Before you start, you'll have to make changes to the project settings. Hoppy Bunny Swift is a portrait mode game and the assets for the game are provided in 2x (iPhone retina resolution).
Open the project settings and adjust these two settings:
As a test, publish your project and run it in Xcode.
You can publish your project by pressing the button in the top left corner of SpriteBuilder, or by selecting File -> Publish. Remember: you must publish your changes for them to be visible in Xcode!
To open your project in Xcode, select File -> Open Project in Xcode. While in Xcode, you can run your project by going selecting Product -> Run.
Your app should be displayed in portrait mode.
Empty the stage
First, remove the "SpriteBuilder" label and the gradient node from the MainScene. You should be left with a blank (black) stage. You can do this by clicking on them and pressing the delete key.
Add the background image
Add the background image by dragging
background.png onto the stage:
Set the reference corner to the top left. This has the effect that the position of the background will be interpreted as being relative to the top left corner, with the positive Y axis pointing downwards (just like in Cocoa/UIKit). Set position to (0,0) and anchor point to (0,1).
The background will now stick to the top left corner, independent of the device size. This is important because we want to support 3.5-inch and 4 inch iPhones.
You can preview how your app will look on other devices by toggling through the Resolution settings:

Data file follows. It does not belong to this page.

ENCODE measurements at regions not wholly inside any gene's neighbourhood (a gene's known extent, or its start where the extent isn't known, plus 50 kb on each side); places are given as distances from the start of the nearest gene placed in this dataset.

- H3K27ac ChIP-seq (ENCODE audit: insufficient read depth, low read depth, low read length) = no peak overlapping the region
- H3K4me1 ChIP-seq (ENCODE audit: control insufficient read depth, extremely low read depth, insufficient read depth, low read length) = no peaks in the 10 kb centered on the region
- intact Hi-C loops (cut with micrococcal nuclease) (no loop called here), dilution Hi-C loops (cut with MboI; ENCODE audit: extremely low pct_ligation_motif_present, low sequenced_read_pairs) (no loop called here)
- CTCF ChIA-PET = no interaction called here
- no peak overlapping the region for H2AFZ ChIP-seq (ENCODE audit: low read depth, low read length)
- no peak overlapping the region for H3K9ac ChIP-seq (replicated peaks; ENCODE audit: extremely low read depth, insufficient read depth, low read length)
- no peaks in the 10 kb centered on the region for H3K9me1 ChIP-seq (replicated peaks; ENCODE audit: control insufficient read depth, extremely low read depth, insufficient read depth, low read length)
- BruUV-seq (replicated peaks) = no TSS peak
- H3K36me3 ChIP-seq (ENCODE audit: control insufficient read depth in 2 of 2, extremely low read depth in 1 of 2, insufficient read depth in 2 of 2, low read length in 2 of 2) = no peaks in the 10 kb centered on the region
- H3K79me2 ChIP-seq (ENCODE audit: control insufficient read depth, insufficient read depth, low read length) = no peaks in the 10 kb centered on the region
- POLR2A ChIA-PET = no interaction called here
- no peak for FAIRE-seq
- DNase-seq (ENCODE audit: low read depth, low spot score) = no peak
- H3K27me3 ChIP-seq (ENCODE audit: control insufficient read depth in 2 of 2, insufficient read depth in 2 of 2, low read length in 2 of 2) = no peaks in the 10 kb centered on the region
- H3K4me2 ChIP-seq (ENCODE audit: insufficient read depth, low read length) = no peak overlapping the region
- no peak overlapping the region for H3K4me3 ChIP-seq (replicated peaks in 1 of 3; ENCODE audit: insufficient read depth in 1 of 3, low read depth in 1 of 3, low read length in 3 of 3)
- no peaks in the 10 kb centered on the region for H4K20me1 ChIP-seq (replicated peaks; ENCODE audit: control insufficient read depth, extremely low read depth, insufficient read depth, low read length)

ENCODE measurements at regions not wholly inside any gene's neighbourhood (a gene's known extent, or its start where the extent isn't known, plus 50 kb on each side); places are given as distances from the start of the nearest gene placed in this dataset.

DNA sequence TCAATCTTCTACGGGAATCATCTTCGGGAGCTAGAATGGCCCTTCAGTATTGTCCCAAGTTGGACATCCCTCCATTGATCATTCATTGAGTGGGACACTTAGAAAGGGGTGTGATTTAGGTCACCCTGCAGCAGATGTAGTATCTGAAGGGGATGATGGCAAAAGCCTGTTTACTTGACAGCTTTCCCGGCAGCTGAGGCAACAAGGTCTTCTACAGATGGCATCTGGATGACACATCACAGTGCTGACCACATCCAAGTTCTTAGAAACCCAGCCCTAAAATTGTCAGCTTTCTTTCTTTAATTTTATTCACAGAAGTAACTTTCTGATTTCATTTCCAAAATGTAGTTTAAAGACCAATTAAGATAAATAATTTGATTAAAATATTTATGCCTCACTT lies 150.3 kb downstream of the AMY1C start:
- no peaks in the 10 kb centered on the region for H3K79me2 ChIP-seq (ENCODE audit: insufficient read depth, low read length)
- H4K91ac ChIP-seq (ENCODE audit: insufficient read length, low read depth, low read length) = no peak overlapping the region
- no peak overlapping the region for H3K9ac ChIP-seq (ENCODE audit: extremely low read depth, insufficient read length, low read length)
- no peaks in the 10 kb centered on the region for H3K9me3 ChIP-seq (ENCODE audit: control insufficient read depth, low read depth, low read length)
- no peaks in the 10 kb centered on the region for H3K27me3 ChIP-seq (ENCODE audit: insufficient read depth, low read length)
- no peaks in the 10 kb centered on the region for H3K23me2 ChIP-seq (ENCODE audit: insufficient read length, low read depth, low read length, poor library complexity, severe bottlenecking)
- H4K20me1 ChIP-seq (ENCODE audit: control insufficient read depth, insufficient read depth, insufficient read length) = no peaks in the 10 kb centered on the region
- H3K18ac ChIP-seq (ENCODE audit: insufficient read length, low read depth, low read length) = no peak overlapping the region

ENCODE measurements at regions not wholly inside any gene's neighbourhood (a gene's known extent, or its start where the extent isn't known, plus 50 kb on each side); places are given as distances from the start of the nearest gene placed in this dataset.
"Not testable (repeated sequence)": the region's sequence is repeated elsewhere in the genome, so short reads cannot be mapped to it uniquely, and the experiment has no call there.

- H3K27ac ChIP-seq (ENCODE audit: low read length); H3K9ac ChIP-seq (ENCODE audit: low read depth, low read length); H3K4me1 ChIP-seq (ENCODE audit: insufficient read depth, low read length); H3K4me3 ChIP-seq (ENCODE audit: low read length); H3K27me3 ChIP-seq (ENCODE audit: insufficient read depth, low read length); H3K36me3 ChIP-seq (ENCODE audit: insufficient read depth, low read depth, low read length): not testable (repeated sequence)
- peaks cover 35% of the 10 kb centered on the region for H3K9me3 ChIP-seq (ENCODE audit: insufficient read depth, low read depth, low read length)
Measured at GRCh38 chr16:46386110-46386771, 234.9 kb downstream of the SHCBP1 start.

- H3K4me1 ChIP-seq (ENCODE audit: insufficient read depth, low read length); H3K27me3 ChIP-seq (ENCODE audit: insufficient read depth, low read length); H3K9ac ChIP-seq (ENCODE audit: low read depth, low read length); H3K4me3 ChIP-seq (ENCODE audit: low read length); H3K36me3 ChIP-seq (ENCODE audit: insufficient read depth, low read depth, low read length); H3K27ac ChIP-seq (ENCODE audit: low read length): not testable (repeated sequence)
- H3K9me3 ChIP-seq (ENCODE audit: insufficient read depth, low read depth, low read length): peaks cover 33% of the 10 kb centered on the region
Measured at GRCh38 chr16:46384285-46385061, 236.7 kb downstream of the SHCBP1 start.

Add the ground image
Add the ground image by dragging it onto the stage:
You'll notice the ground image extends beyond the screen border. Doing this ensures it will cover the screen, regardless of the current device's screensize.
Set the reference corner of the ground sprite to the bottom left (default). Set the position to (0, 12) and the anchor point to (0,0.5). This way the ground will stick to the left bottom, independent of the screen size.
The x-position value of 0 is important. This keeps the ground on the left edge of the screen. The y-position value of 12 is an aesthetic design choice to match about how much ground is showing on the original Flappy Bird game (given the size of our ground asset).
Add the clouds image
Add the clouds to the scene:
Set the reference corner to the top left. As position use either
(187, 134), or any other value you think looks good. Enjoy this creative freedom. ;)
Creating the Bunny
Now you're going to create a new CCB-File for the bunny and add a sprite animation to it.
Create a new CCB-File of type Sprite:
Select the CCSprite in the Node Tree and set its sprite frame property to bunny1.png from the art pack:
Animate the bunny
The animation you are about to define will be 1 second long and infinitely looping.
First, you need to set the timeline duration to 1 second:
Next, insert six evenly spaced Sprite Frame Keyframes, which will repeatedly switch between the two images bunny1.png and bunny2.png. This is how you insert a Sprite Frame Keyframe:
Note that the CCSprite needs to be selected in the timeline in order to add a Keyframe. Add 6 of these Sprite Frames and use the Sprite Frame property of the CCSprite to switch between the two different bunny images.
Alternatively, you can select the bunny sprite, then select the bunny1.png and bunny2.png images, then right-click and choose Create Keyframes from Selection. You can then copy & paste the keyframes until you have a total of 6 keyframes.
The last step is to chain the timeline to itself so that the animation is repeated infinitely. This can be done at the bottom of the timeline bar. Once you are done, the result should look like this:
If you have feedback on this tutorial or find any mistakes, please open issues on the
GitHub Repository or comment below.